SCOTTSDALE, Ariz. — Madison Bumgarner aims to get all 27 outs every time he takes the mound, but on Tuesday the coaching staff gave the ace a nice view of the man who will help out if his nights are cut short. 

Bumgarner threw his first live batting practice session of the spring on the main field at Scottsdale Stadium. Mark Melancon, the new closer, followed him. Both players said they felt good. Both also found things to work on in advance of opening day. 

“Strength-wise I felt pretty good, really good, actually,” Bumgarner said. “My command up in the zone was right where I want it. I’m pretty happy with that. My cutter was pretty straight, but that usually comes around pretty quick.”

Melancon didn’t even throw his go-to cutter, saying he usually pockets it until later in camp. He’s getting the feel for his curveball back because he doesn’t throw it until he reports. Like Bumgarner, Melancon said he’s where he needs to be physically.

“I feel really good,” he said. “In years past there has been some slowness but I don’t feel that this year. I’m right where I want to be.”

The Giants have not finalized a Cactus League rotation, but Bumgarner will likely throw an inning in Friday’s opener. Melancon could follow him, as he’ll throw in the early innings until late March. He said he’ll talk to pitching coach Dave Righetti about closing a game or two over the final days of camp so he can start locking his routine down. It’s probably a lock that he’ll close out that first Bay Bridge Series game back at AT&T Park. 

ICYMI: Here’s actual (shaky) footage of Bumgarner throwing today. At one point, he gave Denard Span a hard time for missing a slider that he was told was coming. Span had a good reason. “I didn't understand him when he said it because of his accent,” he said. 

ICYMI, PART II: The latest podcast is a couple of interviews with Derek Law and Josh Osich. Law explained how he ordered 800 chicken nuggets for his wedding. 

CUETO UPDATE: The Giants now expect Johnny Cueto to join camp this weekend. His status for the WBC is up in the air. Speaking of the WBC, trainer Dave Groeschner will be leaving camp on Feb. 27 to work with manager Hensley Meulens and the Netherlands. Bullpen catcher Taira Uematsu is also working with the team, which opens play in Seoul. Anthony Reyes will be head trainer while Groeschner is gone.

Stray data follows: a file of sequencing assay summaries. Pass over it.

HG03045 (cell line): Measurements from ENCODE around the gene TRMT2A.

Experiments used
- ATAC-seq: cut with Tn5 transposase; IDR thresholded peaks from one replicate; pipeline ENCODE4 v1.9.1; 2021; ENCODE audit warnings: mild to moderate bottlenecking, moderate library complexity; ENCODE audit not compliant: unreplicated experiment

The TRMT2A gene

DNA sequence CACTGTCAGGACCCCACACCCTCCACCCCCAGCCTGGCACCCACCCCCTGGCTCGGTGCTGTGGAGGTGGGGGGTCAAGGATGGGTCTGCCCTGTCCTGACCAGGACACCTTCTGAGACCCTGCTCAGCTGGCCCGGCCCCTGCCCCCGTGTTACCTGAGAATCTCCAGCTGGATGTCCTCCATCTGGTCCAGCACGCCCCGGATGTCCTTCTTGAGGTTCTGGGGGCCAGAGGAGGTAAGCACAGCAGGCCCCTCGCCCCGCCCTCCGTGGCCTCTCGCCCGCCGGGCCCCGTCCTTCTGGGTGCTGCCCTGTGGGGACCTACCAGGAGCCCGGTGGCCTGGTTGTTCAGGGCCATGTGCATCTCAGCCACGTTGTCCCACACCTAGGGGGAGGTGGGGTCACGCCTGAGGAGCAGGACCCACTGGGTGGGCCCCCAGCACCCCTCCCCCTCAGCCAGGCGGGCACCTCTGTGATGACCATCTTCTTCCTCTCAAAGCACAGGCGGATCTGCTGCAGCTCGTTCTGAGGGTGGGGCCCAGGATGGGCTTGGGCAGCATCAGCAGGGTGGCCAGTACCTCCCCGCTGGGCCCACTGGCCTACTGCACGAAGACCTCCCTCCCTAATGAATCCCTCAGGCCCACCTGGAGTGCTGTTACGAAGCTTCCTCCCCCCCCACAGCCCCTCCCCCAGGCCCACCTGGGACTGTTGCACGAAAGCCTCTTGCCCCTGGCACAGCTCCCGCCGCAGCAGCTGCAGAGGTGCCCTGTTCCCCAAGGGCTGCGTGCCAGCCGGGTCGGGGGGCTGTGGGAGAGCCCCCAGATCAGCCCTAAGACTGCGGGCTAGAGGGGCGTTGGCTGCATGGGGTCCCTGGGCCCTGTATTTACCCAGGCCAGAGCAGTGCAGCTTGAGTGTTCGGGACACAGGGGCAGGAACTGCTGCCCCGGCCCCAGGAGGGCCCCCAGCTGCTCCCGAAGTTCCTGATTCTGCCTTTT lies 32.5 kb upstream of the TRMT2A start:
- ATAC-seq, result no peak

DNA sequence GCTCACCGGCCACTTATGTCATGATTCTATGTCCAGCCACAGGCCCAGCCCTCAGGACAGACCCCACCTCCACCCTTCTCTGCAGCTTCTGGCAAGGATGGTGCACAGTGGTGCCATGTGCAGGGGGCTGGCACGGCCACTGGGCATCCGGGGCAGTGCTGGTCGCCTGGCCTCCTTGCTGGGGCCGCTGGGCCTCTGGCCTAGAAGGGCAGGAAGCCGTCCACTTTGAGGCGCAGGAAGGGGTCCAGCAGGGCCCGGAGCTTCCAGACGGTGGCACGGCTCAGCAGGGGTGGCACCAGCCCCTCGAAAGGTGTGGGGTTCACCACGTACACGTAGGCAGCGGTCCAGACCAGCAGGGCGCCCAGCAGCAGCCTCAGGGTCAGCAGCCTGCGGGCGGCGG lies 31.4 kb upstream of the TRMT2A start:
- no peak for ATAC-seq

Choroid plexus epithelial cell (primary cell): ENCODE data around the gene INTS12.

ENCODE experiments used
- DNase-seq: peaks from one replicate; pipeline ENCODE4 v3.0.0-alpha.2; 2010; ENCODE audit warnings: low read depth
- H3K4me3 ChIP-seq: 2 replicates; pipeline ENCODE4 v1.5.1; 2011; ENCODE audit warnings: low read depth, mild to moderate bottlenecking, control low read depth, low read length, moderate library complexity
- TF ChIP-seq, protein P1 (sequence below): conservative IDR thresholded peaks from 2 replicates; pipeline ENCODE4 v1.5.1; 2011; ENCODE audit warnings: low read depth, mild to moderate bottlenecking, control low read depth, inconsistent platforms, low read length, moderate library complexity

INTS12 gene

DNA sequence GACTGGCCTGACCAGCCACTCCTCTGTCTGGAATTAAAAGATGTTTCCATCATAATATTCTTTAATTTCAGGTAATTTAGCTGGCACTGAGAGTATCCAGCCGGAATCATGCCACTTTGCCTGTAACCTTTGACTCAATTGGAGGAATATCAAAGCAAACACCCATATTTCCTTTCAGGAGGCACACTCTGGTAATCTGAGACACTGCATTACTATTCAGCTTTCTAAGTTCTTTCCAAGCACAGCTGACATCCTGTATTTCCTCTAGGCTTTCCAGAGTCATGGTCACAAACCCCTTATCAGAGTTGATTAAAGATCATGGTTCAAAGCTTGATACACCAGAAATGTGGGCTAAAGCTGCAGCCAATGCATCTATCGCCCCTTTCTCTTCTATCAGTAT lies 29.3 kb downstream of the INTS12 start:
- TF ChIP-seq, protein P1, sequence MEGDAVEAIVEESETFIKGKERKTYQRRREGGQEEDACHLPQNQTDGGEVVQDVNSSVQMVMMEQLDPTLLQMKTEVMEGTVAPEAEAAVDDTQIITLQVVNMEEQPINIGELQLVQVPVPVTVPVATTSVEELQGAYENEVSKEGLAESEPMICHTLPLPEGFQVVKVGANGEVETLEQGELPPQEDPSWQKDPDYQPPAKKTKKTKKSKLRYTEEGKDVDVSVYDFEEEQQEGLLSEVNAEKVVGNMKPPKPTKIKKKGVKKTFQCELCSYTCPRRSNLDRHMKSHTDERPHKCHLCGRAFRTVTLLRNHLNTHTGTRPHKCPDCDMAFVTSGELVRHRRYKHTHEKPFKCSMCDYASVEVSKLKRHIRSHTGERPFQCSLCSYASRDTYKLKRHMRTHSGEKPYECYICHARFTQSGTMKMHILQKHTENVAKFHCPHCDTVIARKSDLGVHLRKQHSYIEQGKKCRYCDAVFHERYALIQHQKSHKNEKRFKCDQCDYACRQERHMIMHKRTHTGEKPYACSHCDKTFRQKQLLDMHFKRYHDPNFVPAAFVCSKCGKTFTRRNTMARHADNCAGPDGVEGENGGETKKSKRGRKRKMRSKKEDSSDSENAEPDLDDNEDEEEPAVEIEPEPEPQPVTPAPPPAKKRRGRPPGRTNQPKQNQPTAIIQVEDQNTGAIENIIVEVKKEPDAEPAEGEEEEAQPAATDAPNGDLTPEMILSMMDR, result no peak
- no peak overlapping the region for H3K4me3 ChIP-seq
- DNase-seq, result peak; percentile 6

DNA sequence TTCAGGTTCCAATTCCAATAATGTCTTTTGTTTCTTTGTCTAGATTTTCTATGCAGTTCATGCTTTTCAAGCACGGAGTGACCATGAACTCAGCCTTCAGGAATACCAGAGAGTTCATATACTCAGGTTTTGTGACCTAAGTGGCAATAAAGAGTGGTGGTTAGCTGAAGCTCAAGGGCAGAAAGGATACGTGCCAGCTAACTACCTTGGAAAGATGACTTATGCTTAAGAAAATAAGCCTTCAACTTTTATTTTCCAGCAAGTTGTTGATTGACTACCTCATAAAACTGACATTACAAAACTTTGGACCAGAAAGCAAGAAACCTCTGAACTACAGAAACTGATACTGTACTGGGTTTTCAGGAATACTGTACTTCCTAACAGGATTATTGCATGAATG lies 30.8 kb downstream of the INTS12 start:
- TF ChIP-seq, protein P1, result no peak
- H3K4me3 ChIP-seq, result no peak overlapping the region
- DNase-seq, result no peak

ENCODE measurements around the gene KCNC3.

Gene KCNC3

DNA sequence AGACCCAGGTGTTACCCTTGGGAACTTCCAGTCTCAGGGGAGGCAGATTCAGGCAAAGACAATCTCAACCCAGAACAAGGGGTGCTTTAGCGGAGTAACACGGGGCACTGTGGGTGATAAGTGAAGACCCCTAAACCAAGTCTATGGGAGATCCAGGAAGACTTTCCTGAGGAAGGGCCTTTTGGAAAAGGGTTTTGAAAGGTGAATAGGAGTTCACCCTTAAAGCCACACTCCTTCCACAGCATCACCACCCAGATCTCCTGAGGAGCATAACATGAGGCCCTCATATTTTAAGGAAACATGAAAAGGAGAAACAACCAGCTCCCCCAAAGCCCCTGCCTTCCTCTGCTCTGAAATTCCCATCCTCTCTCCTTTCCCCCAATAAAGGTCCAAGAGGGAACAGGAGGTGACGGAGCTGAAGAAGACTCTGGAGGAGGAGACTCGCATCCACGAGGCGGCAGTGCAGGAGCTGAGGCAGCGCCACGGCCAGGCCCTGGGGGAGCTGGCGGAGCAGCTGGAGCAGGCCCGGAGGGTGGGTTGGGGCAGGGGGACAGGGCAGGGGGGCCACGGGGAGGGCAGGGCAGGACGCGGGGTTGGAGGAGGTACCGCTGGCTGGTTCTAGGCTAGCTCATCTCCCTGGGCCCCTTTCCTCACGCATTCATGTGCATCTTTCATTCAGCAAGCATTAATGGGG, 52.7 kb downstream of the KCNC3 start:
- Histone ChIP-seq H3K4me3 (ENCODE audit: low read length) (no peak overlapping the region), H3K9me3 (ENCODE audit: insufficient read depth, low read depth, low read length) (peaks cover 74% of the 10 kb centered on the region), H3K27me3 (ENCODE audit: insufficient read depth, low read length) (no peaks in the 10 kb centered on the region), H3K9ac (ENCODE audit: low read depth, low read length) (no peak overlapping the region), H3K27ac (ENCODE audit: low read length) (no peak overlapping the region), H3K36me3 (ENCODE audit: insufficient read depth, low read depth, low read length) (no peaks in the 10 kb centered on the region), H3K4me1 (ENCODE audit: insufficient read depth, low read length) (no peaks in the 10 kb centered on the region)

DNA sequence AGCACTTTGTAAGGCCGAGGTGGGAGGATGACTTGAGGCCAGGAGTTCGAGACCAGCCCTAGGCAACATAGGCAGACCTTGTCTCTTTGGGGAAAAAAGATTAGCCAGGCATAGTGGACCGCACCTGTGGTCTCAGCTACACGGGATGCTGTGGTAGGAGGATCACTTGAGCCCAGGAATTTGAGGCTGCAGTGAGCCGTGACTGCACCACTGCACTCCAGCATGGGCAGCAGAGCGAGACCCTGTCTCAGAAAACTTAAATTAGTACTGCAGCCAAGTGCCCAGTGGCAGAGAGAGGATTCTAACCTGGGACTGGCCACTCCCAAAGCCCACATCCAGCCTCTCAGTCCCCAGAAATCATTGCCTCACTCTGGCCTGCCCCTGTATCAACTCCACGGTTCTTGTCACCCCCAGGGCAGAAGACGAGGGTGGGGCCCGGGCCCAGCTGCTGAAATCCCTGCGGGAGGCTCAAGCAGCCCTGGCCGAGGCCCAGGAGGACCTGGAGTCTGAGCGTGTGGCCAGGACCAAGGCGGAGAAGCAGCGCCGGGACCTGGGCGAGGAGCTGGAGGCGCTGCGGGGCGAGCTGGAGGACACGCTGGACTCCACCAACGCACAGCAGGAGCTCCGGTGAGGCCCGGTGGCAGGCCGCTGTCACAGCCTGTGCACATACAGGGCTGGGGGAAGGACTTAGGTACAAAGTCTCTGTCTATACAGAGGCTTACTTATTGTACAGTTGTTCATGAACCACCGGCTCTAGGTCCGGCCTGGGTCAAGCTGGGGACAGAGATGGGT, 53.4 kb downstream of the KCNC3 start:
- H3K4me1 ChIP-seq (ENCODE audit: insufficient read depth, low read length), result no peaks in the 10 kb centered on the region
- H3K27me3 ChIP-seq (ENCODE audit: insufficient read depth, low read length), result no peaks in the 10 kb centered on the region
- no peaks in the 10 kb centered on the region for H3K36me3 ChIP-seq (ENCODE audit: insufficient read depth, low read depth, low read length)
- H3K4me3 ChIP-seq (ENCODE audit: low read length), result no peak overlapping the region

PROSPECT WATCH: Bruce Bochy said right-hander Ray Black was a standout during early live BP sessions. “He had a hell of an outing yesterday,” Bochy said. “They said he was really good.”   Black, 26, still throws 100-plus. He still has command issues, though, with 32 walks in 31 1/3 innings last year. If he can get over that hump and stay healthy, he might rocket to the big leagues.

QUOTABLE: After just about every start last season — most of which were dominant — Bumgarner said he wasn’t happy with his mechanics. He said Tuesday that he’s still searching for the perfect feeling. “I was being a perfectionist,” he said. “If you’re being a perfectionist, I really haven’t had (my mechanics) where I wanted the last couple of years. It’s not like it’s too far off, obviously.”

Johnny Cueto hopes to join Giants camp this weekend

Johnny Cueto hopes to join Giants camp this weekend

SCOTTSDALE, Ariz. — The Giants have been watching high-quality clips of Johnny Cueto all spring, even though the co-ace has remained in the Dominican Republic. On Monday, manager Bruce Bochy finally managed to get face-to-face with Cueto. Kind of. 

Cueto spoke to Bochy, trainer Dave Groeschner and others via FaceTime, and all involved finally managed to hammer out a schedule for Cueto’s arrival. Cueto has been in the Dominican Republic tending to his ill father, Domingo, but he is expected to arrive in Scottsdale this weekend. Cueto is working to secure a visa for his father, who will travel with him.

Bochy wanted to have a long discussion with Cueto to get a sense of how ready he’ll be for the World Baseball Classic. Cueto’s participation is still up in the air, and not just because he has missed the first week of camp. There is a chance, Bochy said, that Cueto will choose to stay in Scottsdale to continue taking care of his father. The Dominican Republic opens play in Miami on March 9.

“He said he knows he’s got to make a decision real soon regarding what he does,” Bochy said. “Pitching or not pitching, he’s got to let them know as soon as possible.”

Cueto has been throwing to hitters at a facility in Boca Chica. He threw a 45-pitch bullpen session on Tuesday.